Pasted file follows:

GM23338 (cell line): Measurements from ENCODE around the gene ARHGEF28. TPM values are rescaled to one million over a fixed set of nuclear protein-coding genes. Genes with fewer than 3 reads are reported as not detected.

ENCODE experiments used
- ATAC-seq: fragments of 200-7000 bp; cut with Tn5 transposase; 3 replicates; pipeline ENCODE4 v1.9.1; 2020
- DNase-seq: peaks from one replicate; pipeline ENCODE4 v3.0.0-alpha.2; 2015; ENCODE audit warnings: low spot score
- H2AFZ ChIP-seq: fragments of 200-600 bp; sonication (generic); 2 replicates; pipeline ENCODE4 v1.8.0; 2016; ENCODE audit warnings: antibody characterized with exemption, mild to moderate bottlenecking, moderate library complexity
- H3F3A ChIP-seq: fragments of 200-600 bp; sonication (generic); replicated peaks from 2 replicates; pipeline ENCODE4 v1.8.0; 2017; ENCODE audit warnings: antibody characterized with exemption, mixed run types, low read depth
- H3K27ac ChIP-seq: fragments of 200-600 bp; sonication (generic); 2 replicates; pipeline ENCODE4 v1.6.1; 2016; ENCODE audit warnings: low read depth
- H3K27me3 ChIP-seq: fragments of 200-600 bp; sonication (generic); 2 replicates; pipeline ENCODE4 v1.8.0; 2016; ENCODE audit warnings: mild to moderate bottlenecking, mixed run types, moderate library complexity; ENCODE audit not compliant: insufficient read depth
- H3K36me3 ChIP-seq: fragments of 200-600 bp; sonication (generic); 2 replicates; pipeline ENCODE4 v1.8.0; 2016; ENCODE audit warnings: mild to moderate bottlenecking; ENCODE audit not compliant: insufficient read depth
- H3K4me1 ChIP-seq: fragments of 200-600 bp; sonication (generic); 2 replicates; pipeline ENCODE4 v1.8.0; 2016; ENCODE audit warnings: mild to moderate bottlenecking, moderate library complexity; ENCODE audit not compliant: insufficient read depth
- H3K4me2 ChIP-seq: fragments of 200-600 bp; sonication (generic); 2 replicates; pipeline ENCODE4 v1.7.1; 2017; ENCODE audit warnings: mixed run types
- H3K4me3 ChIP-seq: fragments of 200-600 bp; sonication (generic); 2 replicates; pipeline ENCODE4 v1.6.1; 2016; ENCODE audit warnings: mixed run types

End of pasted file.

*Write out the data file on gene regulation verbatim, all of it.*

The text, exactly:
GM23338 (cell line): Measurements from ENCODE around the gene ARHGEF28. TPM values are rescaled to one million over a fixed set of nuclear protein-coding genes. Genes with fewer than 3 reads are reported as not detected.

ENCODE experiments used
- ATAC-seq: fragments of 200-7000 bp; cut with Tn5 transposase; 3 replicates; pipeline ENCODE4 v1.9.1; 2020
- DNase-seq: peaks from one replicate; pipeline ENCODE4 v3.0.0-alpha.2; 2015; ENCODE audit warnings: low spot score
- H2AFZ ChIP-seq: fragments of 200-600 bp; sonication (generic); 2 replicates; pipeline ENCODE4 v1.8.0; 2016; ENCODE audit warnings: antibody characterized with exemption, mild to moderate bottlenecking, moderate library complexity
- H3F3A ChIP-seq: fragments of 200-600 bp; sonication (generic); replicated peaks from 2 replicates; pipeline ENCODE4 v1.8.0; 2017; ENCODE audit warnings: antibody characterized with exemption, mixed run types, low read depth
- H3K27ac ChIP-seq: fragments of 200-600 bp; sonication (generic); 2 replicates; pipeline ENCODE4 v1.6.1; 2016; ENCODE audit warnings: low read depth
- H3K27me3 ChIP-seq: fragments of 200-600 bp; sonication (generic); 2 replicates; pipeline ENCODE4 v1.8.0; 2016; ENCODE audit warnings: mild to moderate bottlenecking, mixed run types, moderate library complexity; ENCODE audit not compliant: insufficient read depth
- H3K36me3 ChIP-seq: fragments of 200-600 bp; sonication (generic); 2 replicates; pipeline ENCODE4 v1.8.0; 2016; ENCODE audit warnings: mild to moderate bottlenecking; ENCODE audit not compliant: insufficient read depth
- H3K4me1 ChIP-seq: fragments of 200-600 bp; sonication (generic); 2 replicates; pipeline ENCODE4 v1.8.0; 2016; ENCODE audit warnings: mild to moderate bottlenecking, moderate library complexity; ENCODE audit not compliant: insufficient read depth
- H3K4me2 ChIP-seq: fragments of 200-600 bp; sonication (generic); 2 replicates; pipeline ENCODE4 v1.7.1; 2017; ENCODE audit warnings: mixed run types
- H3K4me3 ChIP-seq: fragments of 200-600 bp; sonication (generic); 2 replicates; pipeline ENCODE4 v1.6.1; 2016; ENCODE audit warnings: mixed run types